With that dealt with the problem of dealing with Amara takes focus. According to God and Lucifer she can’t simply be killed because she represents half of an important universal balance. You can’t have light without darkness to compare it to so if Amara was killed then that balance would be irreparably upset. This explains why she was locked up in the first place because, evil or not she is needed. This limits any plan that they can come up with because they can’t fight to kill which means that they are automatically at a severe disadvantage since Amara is planning to throw everything she’s got at them. Considering her objective is to wipe out all of creation then upsetting the universal balance doesn’t really bother her.
Another problem is that it took more than God and Lucifer to defeat Amara before. They also had a lot of Archangels backing them up but most of them are dead now and creating more will take time that they don’t have. Amara is more powerful than God and Lucifer together so they need a lot more in their arsenal to even stand a chance.
This is where Sam and Dean come in and gives them a purpose in this struggle that could easily have them be helpless onlookers. One thing they have done is forged complex relationships with both Crowley and Rowena who are both the most powerful supernatural beings on the planet at this point. Crowley is the king of Hell so commands untold legions of demons and Rowena is an incredibly powerful Witch. Lucifer also lets Castiel out as he will have a better chance convincing the Angels to cooperate.
The scenes where Dean goes to Crowley, Sam goes to Rowena and Cas goes to the Angels make a lot of sense since they match up to the most common interactions. Dean and Crowley especially have a really complex connection that is born out of both respect and loathing and the scene they share illustrates this. Dean understands how to get Crowley to agree because he realises that he has completely lost the respect of the Demons that he rules and one way to regain that is to show them that he can be an effective soldier. Basically a show of strength might be enough to prove his worth rather than simply expecting their allegiance. Naturally appealing to Crowley’s ego works and he agrees.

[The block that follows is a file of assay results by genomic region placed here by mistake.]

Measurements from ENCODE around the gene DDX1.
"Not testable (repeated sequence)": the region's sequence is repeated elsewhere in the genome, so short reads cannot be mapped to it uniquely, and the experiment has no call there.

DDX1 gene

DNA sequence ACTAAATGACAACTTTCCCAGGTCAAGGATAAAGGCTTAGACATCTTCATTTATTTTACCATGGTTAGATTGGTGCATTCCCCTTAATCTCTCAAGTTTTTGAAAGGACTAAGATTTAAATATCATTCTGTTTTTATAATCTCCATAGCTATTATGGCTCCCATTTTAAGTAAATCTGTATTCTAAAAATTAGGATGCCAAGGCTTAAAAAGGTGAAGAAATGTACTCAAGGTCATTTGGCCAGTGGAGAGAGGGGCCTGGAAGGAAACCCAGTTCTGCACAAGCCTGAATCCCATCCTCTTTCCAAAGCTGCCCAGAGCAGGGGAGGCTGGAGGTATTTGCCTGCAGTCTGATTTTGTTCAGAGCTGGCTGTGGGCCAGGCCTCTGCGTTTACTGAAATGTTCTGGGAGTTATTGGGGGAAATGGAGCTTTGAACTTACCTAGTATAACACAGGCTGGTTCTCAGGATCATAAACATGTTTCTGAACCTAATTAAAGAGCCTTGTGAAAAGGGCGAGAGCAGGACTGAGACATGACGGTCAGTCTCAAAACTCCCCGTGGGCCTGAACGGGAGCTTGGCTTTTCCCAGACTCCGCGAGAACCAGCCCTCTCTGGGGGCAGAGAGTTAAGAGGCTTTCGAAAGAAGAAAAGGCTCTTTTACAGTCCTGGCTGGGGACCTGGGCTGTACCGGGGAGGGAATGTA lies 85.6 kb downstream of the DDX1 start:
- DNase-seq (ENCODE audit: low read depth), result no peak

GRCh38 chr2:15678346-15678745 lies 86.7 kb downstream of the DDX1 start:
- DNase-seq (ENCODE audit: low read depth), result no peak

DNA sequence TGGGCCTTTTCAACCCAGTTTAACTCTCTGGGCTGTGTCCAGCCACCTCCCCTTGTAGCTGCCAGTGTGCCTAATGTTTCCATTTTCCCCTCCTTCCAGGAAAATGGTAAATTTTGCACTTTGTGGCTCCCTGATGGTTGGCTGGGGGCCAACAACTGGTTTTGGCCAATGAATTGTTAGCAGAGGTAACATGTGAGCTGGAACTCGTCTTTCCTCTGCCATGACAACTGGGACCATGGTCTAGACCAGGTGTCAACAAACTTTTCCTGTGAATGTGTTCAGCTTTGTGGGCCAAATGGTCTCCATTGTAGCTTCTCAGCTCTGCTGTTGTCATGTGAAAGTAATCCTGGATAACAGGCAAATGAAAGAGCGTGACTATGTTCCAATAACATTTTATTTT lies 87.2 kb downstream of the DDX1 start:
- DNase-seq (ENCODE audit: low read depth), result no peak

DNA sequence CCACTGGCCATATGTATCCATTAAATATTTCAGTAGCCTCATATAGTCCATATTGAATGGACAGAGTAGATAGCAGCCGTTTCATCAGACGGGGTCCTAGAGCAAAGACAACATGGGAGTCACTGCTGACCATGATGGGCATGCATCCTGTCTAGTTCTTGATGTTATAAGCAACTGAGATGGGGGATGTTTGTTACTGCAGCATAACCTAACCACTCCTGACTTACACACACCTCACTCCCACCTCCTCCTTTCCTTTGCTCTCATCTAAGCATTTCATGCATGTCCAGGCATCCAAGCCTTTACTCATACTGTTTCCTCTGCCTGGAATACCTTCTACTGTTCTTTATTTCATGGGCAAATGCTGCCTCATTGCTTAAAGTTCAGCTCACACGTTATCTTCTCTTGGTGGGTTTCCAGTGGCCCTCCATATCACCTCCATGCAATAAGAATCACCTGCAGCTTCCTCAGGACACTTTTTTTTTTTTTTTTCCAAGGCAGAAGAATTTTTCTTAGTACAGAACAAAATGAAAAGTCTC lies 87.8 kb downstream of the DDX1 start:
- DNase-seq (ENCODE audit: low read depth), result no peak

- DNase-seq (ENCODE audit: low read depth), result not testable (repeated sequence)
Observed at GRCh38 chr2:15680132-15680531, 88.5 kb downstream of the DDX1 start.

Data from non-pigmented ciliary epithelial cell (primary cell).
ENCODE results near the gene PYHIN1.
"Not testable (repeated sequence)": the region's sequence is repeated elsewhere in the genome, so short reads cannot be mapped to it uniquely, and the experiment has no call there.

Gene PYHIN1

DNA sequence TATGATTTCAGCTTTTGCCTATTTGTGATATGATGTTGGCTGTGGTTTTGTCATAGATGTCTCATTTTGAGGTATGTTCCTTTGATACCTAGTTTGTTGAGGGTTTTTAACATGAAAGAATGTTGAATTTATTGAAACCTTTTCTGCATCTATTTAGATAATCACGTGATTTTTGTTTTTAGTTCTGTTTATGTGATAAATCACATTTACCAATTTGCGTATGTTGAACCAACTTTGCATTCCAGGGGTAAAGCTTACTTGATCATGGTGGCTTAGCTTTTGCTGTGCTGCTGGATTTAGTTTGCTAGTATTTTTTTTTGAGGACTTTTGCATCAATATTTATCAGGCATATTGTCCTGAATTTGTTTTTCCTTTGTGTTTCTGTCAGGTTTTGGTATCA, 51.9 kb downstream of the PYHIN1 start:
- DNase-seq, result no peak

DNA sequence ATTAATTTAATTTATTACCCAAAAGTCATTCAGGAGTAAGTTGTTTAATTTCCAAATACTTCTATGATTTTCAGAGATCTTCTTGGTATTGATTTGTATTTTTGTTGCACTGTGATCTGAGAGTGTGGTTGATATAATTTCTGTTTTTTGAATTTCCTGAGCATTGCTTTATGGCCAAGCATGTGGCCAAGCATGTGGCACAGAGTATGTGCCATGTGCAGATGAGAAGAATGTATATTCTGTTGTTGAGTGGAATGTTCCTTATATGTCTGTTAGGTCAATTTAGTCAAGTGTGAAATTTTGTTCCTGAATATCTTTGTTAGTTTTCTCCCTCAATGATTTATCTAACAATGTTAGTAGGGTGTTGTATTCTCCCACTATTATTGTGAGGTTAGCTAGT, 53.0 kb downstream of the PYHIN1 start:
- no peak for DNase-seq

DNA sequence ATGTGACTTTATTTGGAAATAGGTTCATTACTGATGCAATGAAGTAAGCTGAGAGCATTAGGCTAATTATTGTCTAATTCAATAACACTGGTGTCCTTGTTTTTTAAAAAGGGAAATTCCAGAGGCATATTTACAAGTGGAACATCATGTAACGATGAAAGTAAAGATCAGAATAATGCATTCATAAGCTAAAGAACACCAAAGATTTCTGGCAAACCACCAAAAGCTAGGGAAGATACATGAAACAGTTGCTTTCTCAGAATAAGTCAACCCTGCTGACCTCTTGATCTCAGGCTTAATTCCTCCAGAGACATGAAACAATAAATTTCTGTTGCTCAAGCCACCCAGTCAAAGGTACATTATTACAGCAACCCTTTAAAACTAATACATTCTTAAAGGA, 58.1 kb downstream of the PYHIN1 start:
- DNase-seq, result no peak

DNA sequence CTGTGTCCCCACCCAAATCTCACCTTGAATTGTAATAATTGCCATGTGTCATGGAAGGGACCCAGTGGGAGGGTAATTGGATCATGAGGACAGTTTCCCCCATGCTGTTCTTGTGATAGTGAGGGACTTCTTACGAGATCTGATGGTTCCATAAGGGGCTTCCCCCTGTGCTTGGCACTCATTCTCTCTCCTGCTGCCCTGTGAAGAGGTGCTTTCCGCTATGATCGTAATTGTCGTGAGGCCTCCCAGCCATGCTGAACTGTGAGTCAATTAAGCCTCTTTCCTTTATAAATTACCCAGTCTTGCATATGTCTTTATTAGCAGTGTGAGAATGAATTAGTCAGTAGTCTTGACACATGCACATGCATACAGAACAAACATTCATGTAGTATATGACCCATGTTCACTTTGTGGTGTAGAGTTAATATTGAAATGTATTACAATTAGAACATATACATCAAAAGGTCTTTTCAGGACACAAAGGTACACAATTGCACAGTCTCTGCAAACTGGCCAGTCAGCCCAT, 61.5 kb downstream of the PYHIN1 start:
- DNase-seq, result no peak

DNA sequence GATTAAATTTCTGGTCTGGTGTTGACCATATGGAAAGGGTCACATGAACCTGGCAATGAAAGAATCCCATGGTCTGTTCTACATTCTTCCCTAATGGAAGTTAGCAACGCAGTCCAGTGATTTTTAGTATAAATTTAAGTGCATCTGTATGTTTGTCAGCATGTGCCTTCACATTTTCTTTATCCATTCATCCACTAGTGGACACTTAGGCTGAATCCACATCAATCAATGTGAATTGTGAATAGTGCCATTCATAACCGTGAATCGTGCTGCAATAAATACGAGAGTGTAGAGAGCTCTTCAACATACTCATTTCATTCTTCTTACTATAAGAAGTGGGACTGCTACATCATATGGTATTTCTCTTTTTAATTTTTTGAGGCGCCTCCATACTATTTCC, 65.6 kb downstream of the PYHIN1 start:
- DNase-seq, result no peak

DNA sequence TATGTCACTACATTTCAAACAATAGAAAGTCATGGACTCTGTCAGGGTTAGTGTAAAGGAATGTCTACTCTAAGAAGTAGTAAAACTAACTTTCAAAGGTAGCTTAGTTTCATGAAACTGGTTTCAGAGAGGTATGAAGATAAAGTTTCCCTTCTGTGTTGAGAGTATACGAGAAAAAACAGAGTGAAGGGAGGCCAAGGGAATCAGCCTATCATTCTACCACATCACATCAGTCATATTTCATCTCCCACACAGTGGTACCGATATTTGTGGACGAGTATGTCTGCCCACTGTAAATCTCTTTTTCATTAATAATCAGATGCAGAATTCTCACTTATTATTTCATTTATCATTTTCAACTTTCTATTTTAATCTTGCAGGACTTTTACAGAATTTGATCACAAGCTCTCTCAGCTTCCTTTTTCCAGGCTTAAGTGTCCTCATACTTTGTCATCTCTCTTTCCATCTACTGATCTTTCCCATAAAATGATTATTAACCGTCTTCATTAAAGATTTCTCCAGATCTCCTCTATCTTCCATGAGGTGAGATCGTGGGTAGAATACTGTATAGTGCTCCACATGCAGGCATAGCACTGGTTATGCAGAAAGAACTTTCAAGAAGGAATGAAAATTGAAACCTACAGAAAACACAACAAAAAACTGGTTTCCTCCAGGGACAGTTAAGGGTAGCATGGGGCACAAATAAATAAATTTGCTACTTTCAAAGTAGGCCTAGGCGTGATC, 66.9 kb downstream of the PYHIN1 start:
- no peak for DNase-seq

Sam manages to convince Rowena mostly because the fight will be an exciting one and she really likes the simplicity as well as the insanity of the plan that they have hatched. Rowena likes to be on the winning side and feels that God’s might be especially with really powerful magic helping him. Unfortunately this does lead to a really annoying scene where Rowena is starstruck by meeting God.
Cas convinces the Angels that the fight is more important than their petty feelings and being a part of it is essentially why they were created. He’s a good one to do the convincing as he has seen the struggle from his own as well as Lucifer’s perspective so he has unique insight into exactly what is at stake.
The plan is a fairly simple one as I said. All they will do is throw everything they can at Amara so that she can be weak enough for God to put her back in her cell and the whole thing is over. Dean objects to this because locking her up gives her the potential to get free again and the whole thing starts anew. He wants her dead despite the fact that this would mean the end of reality as they know it. Dean is clearly blinded by his connection to her and isn’t thinking clearly. He is also afraid of that connection and how deep it goes. Amara’s desire to become one with him is clearly still ringing in his ears and Dean is fully aware of the fact that he doesn’t want to hurt her so someone else has to do it.